Also of concern is loss of public access and oversight to the archeological and historic sites in the lands proposed for withdrawal. Maintaining unlimited access for scientists and wildlife managers is likewise a vital concern.
I also believe that the regional context of military lands argues against further land withdrawal. Military lands without public access are enormous in the region. Between China Lake, Fort Irwin, Edwards, Twentynine Palms, Nellis, Hawthorne, Fallon and Utah TTR, recreation and natural landscapes in the Mojave and Great Basin desert ecosystems are already heavily impacted by military lands. This point only becomes stronger when one considers Fallon Naval Air Station’s current proposal to withdraw another 600,000 acres in Nevada. Nellis already has 2.9 million acres withdrawn (an area larger than almost any Federal wilderness area in the contiguous U.S. and approaching the size of Nevada’s total designated wilderness acreage), as well as flyover access to much more. I believe it is reasonable to expect the highly competent and professional leaders of our military to achieve their training goals on existing land withdrawals via increased innovation, more efficient use of existing withdrawals and better cooperation between military branches.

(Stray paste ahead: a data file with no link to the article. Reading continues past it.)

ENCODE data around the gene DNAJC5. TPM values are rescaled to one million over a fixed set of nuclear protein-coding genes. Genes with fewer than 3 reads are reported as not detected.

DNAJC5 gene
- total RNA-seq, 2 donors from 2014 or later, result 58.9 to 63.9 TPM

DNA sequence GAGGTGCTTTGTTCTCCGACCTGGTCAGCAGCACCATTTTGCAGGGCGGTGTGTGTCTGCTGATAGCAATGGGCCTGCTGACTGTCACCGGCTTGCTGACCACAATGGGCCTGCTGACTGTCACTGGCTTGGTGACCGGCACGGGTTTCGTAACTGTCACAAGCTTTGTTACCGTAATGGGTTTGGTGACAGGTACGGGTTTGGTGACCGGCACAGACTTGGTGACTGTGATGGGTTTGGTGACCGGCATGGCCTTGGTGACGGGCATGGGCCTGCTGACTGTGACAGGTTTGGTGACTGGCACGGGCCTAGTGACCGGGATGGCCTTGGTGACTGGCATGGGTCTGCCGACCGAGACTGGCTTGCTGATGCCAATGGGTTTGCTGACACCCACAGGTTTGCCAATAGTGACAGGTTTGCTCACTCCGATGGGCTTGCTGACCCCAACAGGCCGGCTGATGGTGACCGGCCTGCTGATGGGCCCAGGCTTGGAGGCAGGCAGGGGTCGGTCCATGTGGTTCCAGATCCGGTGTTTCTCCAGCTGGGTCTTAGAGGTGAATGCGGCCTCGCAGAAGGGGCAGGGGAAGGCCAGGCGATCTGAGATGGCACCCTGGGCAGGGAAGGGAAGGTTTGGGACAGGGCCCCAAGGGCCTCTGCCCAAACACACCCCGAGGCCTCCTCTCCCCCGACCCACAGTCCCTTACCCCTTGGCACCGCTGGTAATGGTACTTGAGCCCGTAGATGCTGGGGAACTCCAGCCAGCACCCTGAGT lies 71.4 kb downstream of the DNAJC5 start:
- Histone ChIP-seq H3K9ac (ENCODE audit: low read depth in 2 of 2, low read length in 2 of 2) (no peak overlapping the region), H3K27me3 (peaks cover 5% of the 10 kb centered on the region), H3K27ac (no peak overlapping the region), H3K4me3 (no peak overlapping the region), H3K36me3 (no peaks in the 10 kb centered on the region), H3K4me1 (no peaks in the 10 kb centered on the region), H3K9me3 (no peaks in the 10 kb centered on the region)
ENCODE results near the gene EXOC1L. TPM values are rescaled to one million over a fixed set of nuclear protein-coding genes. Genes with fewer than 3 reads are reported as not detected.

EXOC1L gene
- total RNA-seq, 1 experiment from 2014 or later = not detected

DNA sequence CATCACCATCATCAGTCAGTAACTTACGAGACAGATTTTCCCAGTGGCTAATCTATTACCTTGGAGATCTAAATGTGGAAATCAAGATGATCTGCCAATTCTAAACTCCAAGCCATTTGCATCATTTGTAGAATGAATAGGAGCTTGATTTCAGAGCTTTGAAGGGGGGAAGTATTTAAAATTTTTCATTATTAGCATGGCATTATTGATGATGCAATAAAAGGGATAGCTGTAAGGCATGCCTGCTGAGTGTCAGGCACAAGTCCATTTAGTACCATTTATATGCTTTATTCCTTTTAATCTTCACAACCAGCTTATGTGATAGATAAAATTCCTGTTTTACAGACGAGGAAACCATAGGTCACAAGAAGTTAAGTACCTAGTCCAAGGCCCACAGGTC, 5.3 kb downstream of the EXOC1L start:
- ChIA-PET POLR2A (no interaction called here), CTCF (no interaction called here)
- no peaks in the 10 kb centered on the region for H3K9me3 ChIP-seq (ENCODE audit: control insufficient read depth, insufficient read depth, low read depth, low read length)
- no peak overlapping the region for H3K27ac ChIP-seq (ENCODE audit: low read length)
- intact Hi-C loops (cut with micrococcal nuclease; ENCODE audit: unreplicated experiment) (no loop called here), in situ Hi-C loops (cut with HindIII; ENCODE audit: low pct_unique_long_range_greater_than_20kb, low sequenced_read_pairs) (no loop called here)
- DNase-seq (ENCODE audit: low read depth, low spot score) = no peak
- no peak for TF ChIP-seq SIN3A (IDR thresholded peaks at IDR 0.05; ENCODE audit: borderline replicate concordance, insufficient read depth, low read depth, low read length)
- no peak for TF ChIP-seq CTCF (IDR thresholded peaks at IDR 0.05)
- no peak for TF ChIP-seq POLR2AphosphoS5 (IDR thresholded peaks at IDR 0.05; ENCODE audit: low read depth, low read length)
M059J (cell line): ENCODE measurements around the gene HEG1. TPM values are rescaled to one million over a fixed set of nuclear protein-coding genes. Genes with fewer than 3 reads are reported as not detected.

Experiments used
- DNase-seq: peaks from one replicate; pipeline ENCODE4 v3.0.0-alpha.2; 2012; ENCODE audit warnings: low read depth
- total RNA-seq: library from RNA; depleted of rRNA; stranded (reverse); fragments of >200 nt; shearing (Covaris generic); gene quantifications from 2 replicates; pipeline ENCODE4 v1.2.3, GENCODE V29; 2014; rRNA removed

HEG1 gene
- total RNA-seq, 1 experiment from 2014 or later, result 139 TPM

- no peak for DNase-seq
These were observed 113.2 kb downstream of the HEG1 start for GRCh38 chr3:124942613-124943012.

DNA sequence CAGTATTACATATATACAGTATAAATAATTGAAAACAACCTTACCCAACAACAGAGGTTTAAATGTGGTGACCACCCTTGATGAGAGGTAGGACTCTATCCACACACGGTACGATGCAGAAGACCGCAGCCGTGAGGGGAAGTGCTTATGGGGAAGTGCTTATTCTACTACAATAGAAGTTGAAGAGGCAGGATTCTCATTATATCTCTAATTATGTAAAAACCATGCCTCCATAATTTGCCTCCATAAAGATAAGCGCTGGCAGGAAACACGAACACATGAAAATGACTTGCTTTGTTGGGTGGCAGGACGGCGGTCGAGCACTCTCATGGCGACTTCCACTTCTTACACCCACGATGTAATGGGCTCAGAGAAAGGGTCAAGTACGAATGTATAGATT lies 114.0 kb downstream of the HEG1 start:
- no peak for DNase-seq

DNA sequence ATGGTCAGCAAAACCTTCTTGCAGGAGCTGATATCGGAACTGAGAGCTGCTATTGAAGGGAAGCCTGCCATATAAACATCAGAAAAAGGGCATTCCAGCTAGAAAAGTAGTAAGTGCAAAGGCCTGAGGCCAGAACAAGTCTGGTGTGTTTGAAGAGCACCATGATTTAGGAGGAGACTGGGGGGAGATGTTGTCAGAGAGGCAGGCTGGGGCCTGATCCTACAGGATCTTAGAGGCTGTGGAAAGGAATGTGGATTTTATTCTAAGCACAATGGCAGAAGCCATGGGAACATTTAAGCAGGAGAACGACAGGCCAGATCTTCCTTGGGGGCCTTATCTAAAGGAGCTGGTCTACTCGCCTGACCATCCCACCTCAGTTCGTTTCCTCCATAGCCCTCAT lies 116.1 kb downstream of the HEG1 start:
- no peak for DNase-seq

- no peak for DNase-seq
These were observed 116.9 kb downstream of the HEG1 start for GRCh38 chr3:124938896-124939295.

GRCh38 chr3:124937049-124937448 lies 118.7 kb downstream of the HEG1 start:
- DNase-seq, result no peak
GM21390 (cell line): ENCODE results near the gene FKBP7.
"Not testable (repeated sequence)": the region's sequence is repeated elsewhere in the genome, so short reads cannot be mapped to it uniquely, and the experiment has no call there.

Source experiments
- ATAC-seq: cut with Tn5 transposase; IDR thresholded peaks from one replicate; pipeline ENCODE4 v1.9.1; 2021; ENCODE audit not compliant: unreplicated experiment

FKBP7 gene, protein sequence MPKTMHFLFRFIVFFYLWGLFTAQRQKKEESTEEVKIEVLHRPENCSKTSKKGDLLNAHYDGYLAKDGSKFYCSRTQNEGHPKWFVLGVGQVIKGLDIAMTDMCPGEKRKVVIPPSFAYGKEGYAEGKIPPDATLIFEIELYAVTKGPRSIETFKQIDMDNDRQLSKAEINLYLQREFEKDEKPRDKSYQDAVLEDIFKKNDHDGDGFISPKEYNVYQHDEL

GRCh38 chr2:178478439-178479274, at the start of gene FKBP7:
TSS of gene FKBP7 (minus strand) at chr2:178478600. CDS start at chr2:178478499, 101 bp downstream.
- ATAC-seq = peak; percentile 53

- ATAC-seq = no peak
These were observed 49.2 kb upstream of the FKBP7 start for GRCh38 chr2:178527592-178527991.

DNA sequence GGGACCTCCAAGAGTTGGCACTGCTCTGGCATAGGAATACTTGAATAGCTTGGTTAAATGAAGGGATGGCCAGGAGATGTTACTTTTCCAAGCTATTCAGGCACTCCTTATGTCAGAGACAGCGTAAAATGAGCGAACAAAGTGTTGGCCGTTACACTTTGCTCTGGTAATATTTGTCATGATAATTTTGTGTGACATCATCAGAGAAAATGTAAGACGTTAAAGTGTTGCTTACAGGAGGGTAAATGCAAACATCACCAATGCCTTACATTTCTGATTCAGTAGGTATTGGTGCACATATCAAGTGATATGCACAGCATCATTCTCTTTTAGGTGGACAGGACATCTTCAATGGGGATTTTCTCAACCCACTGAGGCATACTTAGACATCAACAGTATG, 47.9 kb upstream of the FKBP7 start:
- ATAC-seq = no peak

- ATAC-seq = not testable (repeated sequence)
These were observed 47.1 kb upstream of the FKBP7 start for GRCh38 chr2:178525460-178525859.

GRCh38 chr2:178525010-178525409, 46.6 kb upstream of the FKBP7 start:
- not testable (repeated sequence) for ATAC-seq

Furthermore, population and development in Nevada is rapidly expanding, causing major increases in impacts to desert land via urban growth, growing demands on water resources and solar energy infrastructure. All this comes at a time when residents and tourists are visiting Nevada’s backcountry in unprecedented numbers and the state is attempting to diversify its economy with a substantial emphasis on outdoor recreation. In this context, ecologically healthy land in undeveloped condition is more important to the public than ever.